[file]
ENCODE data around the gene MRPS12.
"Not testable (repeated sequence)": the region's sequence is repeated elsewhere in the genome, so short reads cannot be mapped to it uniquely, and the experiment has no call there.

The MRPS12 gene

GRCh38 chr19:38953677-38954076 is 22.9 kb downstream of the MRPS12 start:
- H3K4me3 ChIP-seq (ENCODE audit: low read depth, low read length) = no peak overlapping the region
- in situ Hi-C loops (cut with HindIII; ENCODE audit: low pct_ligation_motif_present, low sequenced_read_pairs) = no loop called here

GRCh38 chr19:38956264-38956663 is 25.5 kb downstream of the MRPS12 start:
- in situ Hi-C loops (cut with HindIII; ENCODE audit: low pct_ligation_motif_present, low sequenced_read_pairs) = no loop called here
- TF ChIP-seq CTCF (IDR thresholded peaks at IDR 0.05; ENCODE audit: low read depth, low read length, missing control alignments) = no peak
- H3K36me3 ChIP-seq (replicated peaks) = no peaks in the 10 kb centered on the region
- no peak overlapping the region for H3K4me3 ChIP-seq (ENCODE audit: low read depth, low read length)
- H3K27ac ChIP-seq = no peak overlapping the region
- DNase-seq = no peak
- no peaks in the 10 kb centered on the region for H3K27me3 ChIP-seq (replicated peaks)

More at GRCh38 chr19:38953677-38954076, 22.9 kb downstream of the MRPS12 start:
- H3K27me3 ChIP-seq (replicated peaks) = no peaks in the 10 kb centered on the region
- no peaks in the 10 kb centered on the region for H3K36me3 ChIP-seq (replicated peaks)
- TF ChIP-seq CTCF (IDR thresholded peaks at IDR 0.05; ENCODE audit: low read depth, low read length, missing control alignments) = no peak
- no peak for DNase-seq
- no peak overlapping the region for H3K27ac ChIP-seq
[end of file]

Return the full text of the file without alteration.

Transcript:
ENCODE data around the gene MRPS12.
"Not testable (repeated sequence)": the region's sequence is repeated elsewhere in the genome, so short reads cannot be mapped to it uniquely, and the experiment has no call there.

The MRPS12 gene

GRCh38 chr19:38953677-38954076 is 22.9 kb downstream of the MRPS12 start:
- H3K4me3 ChIP-seq (ENCODE audit: low read depth, low read length) = no peak overlapping the region
- in situ Hi-C loops (cut with HindIII; ENCODE audit: low pct_ligation_motif_present, low sequenced_read_pairs) = no loop called here

GRCh38 chr19:38956264-38956663 is 25.5 kb downstream of the MRPS12 start:
- in situ Hi-C loops (cut with HindIII; ENCODE audit: low pct_ligation_motif_present, low sequenced_read_pairs) = no loop called here
- TF ChIP-seq CTCF (IDR thresholded peaks at IDR 0.05; ENCODE audit: low read depth, low read length, missing control alignments) = no peak
- H3K36me3 ChIP-seq (replicated peaks) = no peaks in the 10 kb centered on the region
- no peak overlapping the region for H3K4me3 ChIP-seq (ENCODE audit: low read depth, low read length)
- H3K27ac ChIP-seq = no peak overlapping the region
- DNase-seq = no peak
- no peaks in the 10 kb centered on the region for H3K27me3 ChIP-seq (replicated peaks)

More at GRCh38 chr19:38953677-38954076, 22.9 kb downstream of the MRPS12 start:
- H3K27me3 ChIP-seq (replicated peaks) = no peaks in the 10 kb centered on the region
- no peaks in the 10 kb centered on the region for H3K36me3 ChIP-seq (replicated peaks)
- TF ChIP-seq CTCF (IDR thresholded peaks at IDR 0.05; ENCODE audit: low read depth, low read length, missing control alignments) = no peak
- no peak for DNase-seq
- no peak overlapping the region for H3K27ac ChIP-seq